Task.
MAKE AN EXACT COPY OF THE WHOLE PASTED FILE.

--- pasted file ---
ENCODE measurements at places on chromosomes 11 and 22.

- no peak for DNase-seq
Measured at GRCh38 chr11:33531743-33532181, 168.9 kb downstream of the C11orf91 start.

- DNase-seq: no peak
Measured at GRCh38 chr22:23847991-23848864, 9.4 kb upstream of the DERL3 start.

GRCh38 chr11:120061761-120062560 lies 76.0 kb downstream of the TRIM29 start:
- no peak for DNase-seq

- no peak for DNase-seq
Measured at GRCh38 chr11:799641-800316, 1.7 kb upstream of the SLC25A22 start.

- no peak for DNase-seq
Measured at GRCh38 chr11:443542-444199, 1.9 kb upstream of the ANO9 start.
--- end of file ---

ENCODE measurements at places on chromosomes 11 and 22.

- no peak for DNase-seq
Measured at GRCh38 chr11:33531743-33532181, 168.9 kb downstream of the C11orf91 start.

- DNase-seq: no peak
Measured at GRCh38 chr22:23847991-23848864, 9.4 kb upstream of the DERL3 start.

GRCh38 chr11:120061761-120062560 lies 76.0 kb downstream of the TRIM29 start:
- no peak for DNase-seq

- no peak for DNase-seq
Measured at GRCh38 chr11:799641-800316, 1.7 kb upstream of the SLC25A22 start.

- no peak for DNase-seq
Measured at GRCh38 chr11:443542-444199, 1.9 kb upstream of the ANO9 start.